Northwest Fisheries Science Center

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Document Type: Journal Article
Center: NWFSC
Document ID: 7451
Title: Parasites as biological tags of marine, freshwater and anadromous fishes in North America from the tropics to the Arctic
Author: David Marcogliese, K. C. Jacobson
Publication Year: 2014
Journal: Parasitology
Issue: Firstview
Pages: 1-22
Keywords: tags,stock,parasites,migration
Abstract:

 Parasites have been considered as natural biological tags of marine fish populations in North America for almost 75 years. In the Northwest Atlantic, the most studied species include Atlantic cod (Gadus morhua), Atlantic herring (Clupea harengus) and the redfishes (Sebastes spp.). In the North Pacific, research has centered primarily on salmonids (Oncorhynchus spp.). However, parasites have been applied as tags for numerous other pelagic and demersal species on both the Atlantic and Pacific coasts. Relatively few studies have been undertaken in the Arctic, and these were designed to discriminate anadromous and resident salmonids (Salvelinus spp.). Although rarely applied in fresh waters, parasites have been used to delineate certain fish stocks within the Great Lakes-St. Lawrence River basin. Anisakid nematodes and the copepod Sphyrion lumpi frequently prove useful indicators in the Northwest Atlantic, while myxozoans parasites prove very effective on the coast and open seas of the Pacific Ocean. Relative differences in the ability of parasites to discriminate between fish stocks on the Pacific and Atlantic coasts may be due to oceanographic and bathymetric differences between regions. Molecular techniques used to differentiate populations and species of parasites show promise in future applications in the field.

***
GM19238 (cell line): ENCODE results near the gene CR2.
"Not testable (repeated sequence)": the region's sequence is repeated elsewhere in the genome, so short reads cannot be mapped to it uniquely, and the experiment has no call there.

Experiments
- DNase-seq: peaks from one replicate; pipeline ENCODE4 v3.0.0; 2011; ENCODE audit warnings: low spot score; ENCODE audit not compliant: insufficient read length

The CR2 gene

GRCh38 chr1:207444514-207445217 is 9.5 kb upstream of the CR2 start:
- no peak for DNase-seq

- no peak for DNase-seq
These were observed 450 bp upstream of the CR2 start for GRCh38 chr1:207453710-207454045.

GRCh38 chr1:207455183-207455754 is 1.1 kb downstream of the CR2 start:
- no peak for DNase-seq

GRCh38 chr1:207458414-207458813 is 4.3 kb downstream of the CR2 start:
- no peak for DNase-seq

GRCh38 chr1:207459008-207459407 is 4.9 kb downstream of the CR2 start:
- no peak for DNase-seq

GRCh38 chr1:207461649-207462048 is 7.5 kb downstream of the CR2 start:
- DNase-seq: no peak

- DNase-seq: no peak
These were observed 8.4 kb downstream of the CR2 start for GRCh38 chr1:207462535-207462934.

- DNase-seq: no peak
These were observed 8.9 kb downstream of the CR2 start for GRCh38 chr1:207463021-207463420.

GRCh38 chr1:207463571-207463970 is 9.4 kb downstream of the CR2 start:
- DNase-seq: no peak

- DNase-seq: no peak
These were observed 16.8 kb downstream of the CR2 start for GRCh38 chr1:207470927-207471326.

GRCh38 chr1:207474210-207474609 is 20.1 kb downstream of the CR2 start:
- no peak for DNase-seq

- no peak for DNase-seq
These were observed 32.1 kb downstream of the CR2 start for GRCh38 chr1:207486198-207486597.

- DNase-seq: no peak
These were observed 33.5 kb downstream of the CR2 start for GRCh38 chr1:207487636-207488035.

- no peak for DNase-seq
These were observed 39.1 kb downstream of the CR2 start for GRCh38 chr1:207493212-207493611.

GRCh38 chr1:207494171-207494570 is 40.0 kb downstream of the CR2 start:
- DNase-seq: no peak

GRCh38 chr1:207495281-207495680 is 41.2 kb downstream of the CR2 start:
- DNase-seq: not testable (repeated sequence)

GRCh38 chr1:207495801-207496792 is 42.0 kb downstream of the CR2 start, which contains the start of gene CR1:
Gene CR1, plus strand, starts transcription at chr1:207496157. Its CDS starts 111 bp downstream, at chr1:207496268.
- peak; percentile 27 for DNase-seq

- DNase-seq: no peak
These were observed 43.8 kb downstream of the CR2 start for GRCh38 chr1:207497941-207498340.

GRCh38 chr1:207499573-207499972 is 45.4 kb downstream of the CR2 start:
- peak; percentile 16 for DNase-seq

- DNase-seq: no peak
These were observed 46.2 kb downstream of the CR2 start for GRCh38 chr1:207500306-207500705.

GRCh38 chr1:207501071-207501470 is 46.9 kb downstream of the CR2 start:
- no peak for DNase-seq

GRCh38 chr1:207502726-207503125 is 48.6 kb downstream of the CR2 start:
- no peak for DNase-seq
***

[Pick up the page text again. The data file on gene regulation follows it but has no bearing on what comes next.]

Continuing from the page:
Description:

 An invited review for publication in a special issue of  Parasitology on parasites as biological tags.

URL1: The next link will exit from NWFSC web site http://dx.doi.org/10.1017/S0031182014000110
Notes: DOI:10.1017/S0031182014000110
Theme: Sustainable, safe and secure seafood for healthy populations and vibrant communities
Foci: Provide scientific support for setting annual catch limits and measure results of annual catch limit implementation